Democratic House Leader Nancy Pelosi almost has it right. This week, after Republican Randy “Duke” Cunningham pled guilty to charges of fraud, conspiracy to commit bribery and tax evasion, she said this was “the latest example of the culture of corruption that pervades the Republican-controlled Congress.”
Yes, this was the latest example of the culture of corruption in Congress, and yes, this Congress happens to be Republican controlled. But, Nancy Pelosi and other Democrats are missing a major opportunity if they intend to paint corruption as a purely Republican trait.
For starters, it just is not a credible charge and the American people know it. Polling done by Newsweek in 2003, showed that 70 percent of Americans believed the “political system is so controlled by special interests and partisanship that it cannot respond to the country's real needs.” The facts back up this hunch.
While former-Representative Cunningham has a few years behind bars in his future, Democratic Representative William Jefferson of New Orleans is the target of a credible Federal probe. At issue is whether Jefferson illegally made hundreds of thousands of dollars in business transactions. According to sources familiar with the case, Jefferson was also secretly recorded agreeing to invest money in a high-tech company, and to use his influence to steer business its way.
Congressman Bob Ney is now a target of a bribery case involving Jack Abramoff, the super-lobbyist now of growing infamy for the number of corruption scandals traced back to him. Yet, at the same time, it was recently revealed that Senator Byron Dorgan, a Democrat on the Senate panel investigating Abramoff, received donations from the Louisiana Coushatta Indians – an Abramoff client – after using his Senate position to help the tribe.
If neither the facts nor the polls are on Democrats’ side when they try to place blame on Republicans for the failure of our politics to serve the common man, then the Democrats will also fail to get the majority of people to follow their argument through to its flawed conclusion – that voting Republicans out will “solve” corruption.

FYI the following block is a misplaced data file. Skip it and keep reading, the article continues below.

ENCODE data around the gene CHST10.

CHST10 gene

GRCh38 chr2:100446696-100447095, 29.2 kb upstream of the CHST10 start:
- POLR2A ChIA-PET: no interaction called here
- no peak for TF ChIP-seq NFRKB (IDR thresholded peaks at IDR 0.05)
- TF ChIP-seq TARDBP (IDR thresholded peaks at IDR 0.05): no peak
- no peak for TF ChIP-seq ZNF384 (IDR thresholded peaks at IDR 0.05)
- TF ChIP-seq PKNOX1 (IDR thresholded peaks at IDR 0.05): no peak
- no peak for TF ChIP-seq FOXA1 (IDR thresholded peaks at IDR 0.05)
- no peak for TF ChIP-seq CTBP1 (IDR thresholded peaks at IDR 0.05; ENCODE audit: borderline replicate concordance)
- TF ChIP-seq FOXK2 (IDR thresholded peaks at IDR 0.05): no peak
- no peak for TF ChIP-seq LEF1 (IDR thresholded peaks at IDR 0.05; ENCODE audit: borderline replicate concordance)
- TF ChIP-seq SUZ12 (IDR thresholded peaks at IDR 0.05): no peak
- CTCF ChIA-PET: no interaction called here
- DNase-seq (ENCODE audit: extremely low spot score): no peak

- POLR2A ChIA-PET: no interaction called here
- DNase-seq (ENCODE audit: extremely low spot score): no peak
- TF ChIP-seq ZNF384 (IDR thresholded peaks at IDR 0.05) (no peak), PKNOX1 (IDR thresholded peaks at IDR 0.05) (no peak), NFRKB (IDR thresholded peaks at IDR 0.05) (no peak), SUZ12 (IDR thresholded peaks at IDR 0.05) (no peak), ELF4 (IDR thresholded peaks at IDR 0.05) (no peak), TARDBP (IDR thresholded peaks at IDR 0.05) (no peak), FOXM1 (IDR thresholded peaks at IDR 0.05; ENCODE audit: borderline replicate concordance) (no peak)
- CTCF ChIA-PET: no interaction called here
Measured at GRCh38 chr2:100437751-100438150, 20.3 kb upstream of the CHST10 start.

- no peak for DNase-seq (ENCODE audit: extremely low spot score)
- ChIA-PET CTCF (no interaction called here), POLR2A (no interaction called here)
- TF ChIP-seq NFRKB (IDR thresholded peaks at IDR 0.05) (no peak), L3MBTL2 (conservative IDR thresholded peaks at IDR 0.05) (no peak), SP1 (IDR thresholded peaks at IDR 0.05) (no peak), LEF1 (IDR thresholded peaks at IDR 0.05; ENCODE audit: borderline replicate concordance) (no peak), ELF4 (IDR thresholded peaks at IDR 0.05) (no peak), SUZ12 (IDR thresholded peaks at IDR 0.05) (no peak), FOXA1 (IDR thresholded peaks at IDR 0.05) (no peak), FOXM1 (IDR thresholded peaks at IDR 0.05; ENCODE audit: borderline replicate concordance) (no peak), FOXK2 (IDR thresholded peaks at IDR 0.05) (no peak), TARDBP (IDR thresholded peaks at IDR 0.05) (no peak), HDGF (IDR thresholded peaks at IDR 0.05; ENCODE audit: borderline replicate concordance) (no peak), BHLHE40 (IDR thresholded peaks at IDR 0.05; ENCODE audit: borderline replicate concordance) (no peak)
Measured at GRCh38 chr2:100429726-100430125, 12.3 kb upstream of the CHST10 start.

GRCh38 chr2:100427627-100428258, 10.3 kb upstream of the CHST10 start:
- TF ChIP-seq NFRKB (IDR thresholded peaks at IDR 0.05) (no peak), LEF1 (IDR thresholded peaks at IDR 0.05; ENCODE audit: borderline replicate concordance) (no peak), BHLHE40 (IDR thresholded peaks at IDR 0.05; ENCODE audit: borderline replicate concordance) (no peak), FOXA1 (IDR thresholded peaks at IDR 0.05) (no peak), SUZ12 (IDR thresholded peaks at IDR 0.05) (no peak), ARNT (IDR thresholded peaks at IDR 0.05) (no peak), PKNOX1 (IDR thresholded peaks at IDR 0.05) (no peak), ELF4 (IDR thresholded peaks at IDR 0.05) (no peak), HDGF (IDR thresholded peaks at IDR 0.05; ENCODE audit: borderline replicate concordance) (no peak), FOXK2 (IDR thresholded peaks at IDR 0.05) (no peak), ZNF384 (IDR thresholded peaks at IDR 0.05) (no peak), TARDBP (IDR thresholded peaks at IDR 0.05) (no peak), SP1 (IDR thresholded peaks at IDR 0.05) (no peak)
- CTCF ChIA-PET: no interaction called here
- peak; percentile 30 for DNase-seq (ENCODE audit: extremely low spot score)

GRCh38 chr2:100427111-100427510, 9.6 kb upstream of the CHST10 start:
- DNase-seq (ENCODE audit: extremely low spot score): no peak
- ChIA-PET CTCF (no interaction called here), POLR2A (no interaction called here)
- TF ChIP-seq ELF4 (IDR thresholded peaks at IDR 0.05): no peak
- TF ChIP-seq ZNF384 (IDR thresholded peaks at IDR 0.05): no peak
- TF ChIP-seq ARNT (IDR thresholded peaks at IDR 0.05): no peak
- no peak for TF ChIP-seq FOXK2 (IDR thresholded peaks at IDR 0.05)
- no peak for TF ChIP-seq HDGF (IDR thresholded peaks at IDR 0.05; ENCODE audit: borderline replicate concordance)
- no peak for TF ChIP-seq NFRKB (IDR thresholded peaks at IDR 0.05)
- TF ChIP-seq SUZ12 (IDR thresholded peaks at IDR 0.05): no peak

The only argument that people will follow is that to change the culture in Washington, politicians must fundamentally change the system itself. In this argument lies a golden opportunity for the Democrats.
Crucifying the Republicans is not only a lame half-measure, it’s also politically counterproductive. Gleefully pointing out that somebody else is bad does not mean that you are good. The more the Democrats do it — the more they focus on identifying the other party’s weaknesses — the clearer it becomes that they’re doing it because they themselves lack strengths. Reveling in Republican malfeasance is disingenuous – one, because we all know Democrats do it, too; and two, endlessly identifying Republicans as part of the problem is too clearly a Democratic tactic to distract attention from the fact that the Democrats aren’t solving that same problem.
Instead of casting blame, Rep. Pelosi, Senate Democratic Leader Harry Reid, and Democratic Chairman Howard Dean should stand up and accept that every politician – regardless of party –has been complicit in making Washington what it has become today. This statement of partial self blame may seem counterintuitive to good politics, but it is a premise that will be widely accepted by voters, keeping them open minded enough to hear what comes next.
The Democratic leaders should then announce that the very first act under a Democratic-controlled Congress would be to pass real campaign finance reform – Clean Elections.
This form of voluntary public financing of campaigns is the only proposal that is guaranteed to make special interest money a non-factor in politics. Here’s how it works. If you want to run for office as a Clean Elections candidate, you must raise a certain number of qualifying $5 contributions from your district to show some level of support from your constituents. The money goes to the Clean Elections Fund, not to your campaign. If you qualify, that’s it, you receive a check to fund your campaign, but you are forbidden from accepting any additional money. Should you run against a candidate who is not participating in the system, the Clean Money Fund will match what your opponent spends – dollar for dollar to a set amount – so that it’s unlikely you will ever be outspent.
On the state level, it is already showing dramatic results. In Arizona, the governor, secretary of state, attorney general, state treasurer and corporation commissioners were all Clean Election candidates, meaning they did not take one drop of special interest money. A Republican and Democrat in the Maine House of Representatives coauthored an op-ed that read, “We are happy to say that public funding has given us the freedom to spend more time with our constituents discussing important issues. We are no longer stuck in the "dialing for dollars" game, in which we would need to spend long hours on the phone asking special interest donors and lobbyists to contribute to our campaigns.”
Interestingly, this proposal has passed in red states and blue states – from Maine to North Carolina and Massachusetts to Arizona. Like fraud itself, the desire to fundamentally change the system crosses party lines. Backing Clean Elections could therefore win a good number of marginal districts for the Democrats, possibly enough to return control of Congress to them. Let Republicans try to oppose this earthquake of an idea, and explain to people why special interest money is needed in government.
It’s time Nancy Pelosi and the Democrats realize that the old adage might be right: Good policy is good politics.